After a while we stopped paying attention to the television and talked about the storm. It was violent indeed. The wind came in great gusts, its roar blurring into the continuous boom of the thunder. The tall eucalypts were being torn back and forth violently by the wind. Every few seconds they were lit in ghastly brilliance against the blackness of the sky, or silhouetted against the lightning-lit clouds.
As the storm reached its peak, during a particularly violent gust, we heard the heavy tiles on the roof lift and clatter back into place, as if some giant vacuum cleaner had briefly sucked them up and released them again.
But then the peak passed. After another hour, the storms had subsided. The main centre had moved south and east. Gradually the wind decreased in strength and the lightning moved into the distance. The rain stopped. The remainder of the night was quiet, the stillness broken only by the chirp of crickets and distant frogs.
The next morning I was woken at seven thirty by the telephone. It was my mother calling from Canberra. She sounded worried. "Are you allright?" she asked.
"Of course I'm allright", I replied. "Why shouldn't I be?"
"The tornado", she answered. "We just heard it on the news. The Merimbula tornado".
"What?? What tornado??" I was startled.
"It was on the radio. They said that Merimbula was hit by a tornado last night at about eight. Over a hundred houses smashed to bits and damage everywhere. It went right through the middle of the town."
"Good heavens" was all I could think to say. I collected my thoughts. "Well, there was an exceptionally violent thunderstorm last night. And the wind rattled the roof tiles briefly at one point. But so far as I know there's nothing damaged around here."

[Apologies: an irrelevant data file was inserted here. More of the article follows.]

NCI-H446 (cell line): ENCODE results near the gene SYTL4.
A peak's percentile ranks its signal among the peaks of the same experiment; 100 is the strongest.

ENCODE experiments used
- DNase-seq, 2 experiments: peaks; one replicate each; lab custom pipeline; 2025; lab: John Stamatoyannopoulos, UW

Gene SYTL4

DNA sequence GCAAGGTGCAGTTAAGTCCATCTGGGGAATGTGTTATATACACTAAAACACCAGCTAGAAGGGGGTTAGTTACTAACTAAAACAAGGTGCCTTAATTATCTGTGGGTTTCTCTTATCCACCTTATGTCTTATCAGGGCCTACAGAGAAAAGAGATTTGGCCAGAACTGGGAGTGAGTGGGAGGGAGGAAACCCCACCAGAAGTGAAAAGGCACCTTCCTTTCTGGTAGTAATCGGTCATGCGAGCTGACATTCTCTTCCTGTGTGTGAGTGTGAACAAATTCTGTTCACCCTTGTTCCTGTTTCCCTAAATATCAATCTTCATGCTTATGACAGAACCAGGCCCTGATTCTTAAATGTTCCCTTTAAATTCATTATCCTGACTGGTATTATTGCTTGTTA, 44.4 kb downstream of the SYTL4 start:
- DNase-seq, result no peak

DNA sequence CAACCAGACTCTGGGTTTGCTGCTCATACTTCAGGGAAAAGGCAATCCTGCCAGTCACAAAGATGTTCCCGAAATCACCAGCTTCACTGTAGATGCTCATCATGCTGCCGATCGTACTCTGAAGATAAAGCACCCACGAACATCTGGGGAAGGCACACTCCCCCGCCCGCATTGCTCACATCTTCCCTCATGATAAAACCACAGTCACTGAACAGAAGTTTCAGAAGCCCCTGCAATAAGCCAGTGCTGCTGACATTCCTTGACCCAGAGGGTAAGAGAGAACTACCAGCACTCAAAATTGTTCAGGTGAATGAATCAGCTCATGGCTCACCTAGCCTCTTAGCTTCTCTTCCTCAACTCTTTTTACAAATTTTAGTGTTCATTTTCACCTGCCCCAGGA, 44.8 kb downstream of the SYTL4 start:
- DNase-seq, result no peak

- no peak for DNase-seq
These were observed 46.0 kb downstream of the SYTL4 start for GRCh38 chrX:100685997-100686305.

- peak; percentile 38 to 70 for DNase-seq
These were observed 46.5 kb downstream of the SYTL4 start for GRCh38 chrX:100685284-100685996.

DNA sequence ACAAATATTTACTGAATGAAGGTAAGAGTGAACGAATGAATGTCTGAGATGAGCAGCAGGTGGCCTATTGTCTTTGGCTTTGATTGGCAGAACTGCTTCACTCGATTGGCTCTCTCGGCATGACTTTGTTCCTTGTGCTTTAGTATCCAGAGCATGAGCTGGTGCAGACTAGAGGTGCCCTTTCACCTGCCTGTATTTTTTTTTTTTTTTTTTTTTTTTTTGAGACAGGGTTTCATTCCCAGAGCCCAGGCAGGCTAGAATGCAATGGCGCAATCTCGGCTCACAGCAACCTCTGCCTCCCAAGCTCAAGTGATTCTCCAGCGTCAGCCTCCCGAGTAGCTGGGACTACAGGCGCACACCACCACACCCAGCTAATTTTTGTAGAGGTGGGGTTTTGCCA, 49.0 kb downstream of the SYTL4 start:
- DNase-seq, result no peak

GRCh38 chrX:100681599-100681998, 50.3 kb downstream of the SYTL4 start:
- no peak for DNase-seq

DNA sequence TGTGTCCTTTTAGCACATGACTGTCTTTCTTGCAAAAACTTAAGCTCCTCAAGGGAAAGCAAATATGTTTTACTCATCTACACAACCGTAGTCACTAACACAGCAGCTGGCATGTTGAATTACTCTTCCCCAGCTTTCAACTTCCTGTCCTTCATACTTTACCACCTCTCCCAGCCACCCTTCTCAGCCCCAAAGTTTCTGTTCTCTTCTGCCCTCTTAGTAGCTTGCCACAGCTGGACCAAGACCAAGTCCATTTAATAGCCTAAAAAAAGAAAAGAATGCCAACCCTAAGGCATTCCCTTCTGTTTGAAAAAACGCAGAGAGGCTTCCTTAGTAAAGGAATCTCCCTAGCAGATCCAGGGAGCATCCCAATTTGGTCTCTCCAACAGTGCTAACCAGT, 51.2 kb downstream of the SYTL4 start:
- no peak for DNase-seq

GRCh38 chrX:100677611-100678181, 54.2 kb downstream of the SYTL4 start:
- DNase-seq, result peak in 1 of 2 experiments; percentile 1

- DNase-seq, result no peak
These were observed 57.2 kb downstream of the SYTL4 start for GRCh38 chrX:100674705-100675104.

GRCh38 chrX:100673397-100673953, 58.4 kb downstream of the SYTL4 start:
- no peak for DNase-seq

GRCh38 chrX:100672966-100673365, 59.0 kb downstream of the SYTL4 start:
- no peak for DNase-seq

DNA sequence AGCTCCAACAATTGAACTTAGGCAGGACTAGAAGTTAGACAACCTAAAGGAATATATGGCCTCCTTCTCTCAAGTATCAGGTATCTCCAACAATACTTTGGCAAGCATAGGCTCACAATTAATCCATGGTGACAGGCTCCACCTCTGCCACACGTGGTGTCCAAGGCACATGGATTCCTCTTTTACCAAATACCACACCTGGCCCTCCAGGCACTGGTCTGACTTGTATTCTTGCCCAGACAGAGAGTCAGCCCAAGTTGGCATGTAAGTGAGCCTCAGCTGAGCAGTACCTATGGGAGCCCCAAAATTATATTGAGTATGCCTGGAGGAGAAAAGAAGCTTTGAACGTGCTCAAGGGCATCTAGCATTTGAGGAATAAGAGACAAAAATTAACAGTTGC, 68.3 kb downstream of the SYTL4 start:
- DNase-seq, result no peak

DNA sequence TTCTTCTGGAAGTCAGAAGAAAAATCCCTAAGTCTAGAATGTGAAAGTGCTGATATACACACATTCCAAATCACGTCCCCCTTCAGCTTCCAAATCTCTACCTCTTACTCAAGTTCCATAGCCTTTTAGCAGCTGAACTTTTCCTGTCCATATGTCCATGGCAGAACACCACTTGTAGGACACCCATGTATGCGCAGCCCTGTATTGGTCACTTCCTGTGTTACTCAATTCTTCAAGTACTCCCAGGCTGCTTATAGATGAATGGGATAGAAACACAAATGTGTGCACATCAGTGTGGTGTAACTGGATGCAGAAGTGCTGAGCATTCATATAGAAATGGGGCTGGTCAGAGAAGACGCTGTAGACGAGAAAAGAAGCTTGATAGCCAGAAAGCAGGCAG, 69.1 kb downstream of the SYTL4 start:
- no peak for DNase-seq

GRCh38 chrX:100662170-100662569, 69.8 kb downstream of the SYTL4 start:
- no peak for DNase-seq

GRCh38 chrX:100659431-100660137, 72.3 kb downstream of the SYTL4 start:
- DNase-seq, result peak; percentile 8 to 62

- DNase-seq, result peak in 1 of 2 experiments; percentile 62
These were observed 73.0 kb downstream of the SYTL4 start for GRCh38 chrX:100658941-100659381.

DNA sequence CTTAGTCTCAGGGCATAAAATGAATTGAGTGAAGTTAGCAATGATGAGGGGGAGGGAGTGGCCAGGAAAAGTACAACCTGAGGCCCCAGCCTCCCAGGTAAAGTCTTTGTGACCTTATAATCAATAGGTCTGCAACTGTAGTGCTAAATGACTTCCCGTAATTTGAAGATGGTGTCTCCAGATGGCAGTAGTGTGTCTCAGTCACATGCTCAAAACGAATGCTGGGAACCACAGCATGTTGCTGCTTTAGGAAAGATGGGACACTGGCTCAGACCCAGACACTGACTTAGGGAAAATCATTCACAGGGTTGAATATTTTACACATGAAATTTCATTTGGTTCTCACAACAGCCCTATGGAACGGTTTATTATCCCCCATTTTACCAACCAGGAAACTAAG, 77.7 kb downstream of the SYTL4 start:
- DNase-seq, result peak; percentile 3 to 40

I reassured her that, yes, we were fine and nothing was damaged nearby, and we were quite safe.
I went out onto the deck. It was a fine bright sunny autumn morning. Not a trace of the previous night's violence. None of the nearby trees were damaged. There were a few small branches scattered about here and there, torn from the upper limbs, but nothing that couldn't be explained by a normal vigorous thunderstorm.
I went in and turned on the radio. Lots of reports of the tornado. It was the main item on the state and national news. They interviewed people caught up in it. Everyone called it a mini-cyclone. They wouldn't call it a tornado. Funny about that.
Miraculously no-one had been hurt. A lot of houses had been destroyed, the bowling club badly damaged and a motel completely wrecked. It had hit Merimbula from the north, gone through part of the town, disappeared before it reached the main street, then had come ashore again at Pambula Beach, a few miles south, where it had mangled a caravan park, gone up the hill and had left a trail of devastated houses, before disappearing into the Bush.
We decided to go into town and see for ourselves. The roads were closed in several places, so we had to work our way around back streets to get into the middle of town. There were yellow State Emergency Service vehicles everywhere, and the place was crawling with people in SES uniforms. There were also plentiful signs of recent devastation. Trees smashed, their trunks torn in half. The main town car park was covered in building debris. Smashed timber, roofing iron all over the place, and yellow fibreglass insulation draped over power lines. Immediately above the car park were the remains of a motel, its entire upper story removed and spread around the district. People had started to collect the debris into a huge pile.